Can any fish hold its breath?

BBC Wildlife Magazine - - Q & A -

Yes. For air-breath­ing crea­tures like our­selves, an abil­ity to hold one’s breath is use­ful should one find one­self sub­merged. But coffin­fish, too, rou­tinely hold their breath in wa­ter – for up to four min­utes – even though wa­ter is what they breathe. As sit-and-wait preda­tors, coffin­fish don’t ex­tract oxy­gen as they swim along. In­stead, they must ac­tively in­flate and de­flate their gill cham­bers. These cham­bers are un­usu­ally large, al­low­ing the fish to process a large vol­ume of wa­ter in one go, which may ex­plain how they can af­ford to breathe so in­fre­quently. But there could be more to it. In­fla­tion of the gill cham­bers in­creases body vol­ume by 30 per cent, which may serve to de­ter preda­tors, in much the same way that puffer­fishes ap­pear big­ger by swal­low­ing sea­wa­ter. Stu­art Black­man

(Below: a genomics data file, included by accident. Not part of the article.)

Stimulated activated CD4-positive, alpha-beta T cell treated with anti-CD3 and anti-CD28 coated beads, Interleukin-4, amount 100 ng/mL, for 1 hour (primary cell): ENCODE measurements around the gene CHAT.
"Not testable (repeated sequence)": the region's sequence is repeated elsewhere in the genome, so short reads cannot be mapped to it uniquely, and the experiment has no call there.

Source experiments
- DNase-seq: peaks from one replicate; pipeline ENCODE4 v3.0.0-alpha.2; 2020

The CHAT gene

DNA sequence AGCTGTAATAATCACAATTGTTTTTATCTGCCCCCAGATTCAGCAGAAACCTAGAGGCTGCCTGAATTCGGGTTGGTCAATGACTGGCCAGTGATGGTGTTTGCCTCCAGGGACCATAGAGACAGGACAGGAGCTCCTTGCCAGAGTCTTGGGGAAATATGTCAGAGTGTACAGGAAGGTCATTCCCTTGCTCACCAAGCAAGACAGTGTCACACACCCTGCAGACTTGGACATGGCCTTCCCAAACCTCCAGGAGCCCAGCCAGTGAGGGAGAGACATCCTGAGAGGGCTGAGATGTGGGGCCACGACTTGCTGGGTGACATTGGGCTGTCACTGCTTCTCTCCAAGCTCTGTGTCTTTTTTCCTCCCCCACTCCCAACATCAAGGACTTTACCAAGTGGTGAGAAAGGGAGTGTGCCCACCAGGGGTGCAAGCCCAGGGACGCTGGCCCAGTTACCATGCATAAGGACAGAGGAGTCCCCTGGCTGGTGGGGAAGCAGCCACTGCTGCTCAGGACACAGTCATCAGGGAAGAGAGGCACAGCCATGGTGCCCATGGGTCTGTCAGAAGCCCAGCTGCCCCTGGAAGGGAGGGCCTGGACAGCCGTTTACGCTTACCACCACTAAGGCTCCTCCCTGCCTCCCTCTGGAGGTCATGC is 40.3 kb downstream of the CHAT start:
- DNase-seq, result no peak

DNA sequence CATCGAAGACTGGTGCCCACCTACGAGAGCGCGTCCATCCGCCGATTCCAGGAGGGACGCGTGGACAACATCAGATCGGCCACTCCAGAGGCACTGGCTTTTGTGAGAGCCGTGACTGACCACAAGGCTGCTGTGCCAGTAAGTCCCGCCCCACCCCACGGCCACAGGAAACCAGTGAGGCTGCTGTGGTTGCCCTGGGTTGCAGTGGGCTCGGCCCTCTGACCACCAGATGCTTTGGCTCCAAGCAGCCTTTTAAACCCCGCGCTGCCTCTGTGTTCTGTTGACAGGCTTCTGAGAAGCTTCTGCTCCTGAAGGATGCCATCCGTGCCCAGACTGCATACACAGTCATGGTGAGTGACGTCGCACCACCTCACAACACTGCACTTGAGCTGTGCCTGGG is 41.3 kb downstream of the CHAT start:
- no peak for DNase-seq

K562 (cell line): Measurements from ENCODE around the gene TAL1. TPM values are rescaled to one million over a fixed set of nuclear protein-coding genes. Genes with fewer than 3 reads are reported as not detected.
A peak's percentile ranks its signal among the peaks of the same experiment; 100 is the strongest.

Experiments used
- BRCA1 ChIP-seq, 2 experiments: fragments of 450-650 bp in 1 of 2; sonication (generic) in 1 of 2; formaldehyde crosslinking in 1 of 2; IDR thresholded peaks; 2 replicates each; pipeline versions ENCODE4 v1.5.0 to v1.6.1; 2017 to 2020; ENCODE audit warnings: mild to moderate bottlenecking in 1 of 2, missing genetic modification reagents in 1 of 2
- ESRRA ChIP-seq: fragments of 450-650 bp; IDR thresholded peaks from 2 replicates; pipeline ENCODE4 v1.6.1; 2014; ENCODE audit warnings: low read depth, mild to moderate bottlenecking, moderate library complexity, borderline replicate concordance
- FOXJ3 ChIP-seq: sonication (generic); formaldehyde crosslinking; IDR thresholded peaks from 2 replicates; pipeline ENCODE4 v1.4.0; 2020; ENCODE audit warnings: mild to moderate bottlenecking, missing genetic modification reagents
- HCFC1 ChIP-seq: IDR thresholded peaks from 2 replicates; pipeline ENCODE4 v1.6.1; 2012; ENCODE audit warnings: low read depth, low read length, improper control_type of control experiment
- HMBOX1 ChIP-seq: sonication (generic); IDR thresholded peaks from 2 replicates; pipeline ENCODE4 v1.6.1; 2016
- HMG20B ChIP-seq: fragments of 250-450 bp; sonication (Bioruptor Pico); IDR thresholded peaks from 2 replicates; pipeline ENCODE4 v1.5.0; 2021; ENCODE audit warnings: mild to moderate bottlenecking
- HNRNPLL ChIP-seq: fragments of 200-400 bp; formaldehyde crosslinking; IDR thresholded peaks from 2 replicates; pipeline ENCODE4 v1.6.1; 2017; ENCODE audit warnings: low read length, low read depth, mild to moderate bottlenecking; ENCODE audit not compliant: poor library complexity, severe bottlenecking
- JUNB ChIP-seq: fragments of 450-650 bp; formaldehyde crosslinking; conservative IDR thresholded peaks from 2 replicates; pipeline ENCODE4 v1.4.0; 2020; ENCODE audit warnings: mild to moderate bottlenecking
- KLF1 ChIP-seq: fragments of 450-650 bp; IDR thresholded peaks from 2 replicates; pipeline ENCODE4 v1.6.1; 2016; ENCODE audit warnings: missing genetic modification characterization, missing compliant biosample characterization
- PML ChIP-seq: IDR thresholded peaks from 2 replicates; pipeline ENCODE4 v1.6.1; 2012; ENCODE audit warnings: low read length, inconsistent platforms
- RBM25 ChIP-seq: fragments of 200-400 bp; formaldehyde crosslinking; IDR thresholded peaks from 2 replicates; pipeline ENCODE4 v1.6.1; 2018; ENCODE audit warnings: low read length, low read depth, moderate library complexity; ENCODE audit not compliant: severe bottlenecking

Coffin­fish res­pi­ra­tion – re­ally quite breath­tak­ing.

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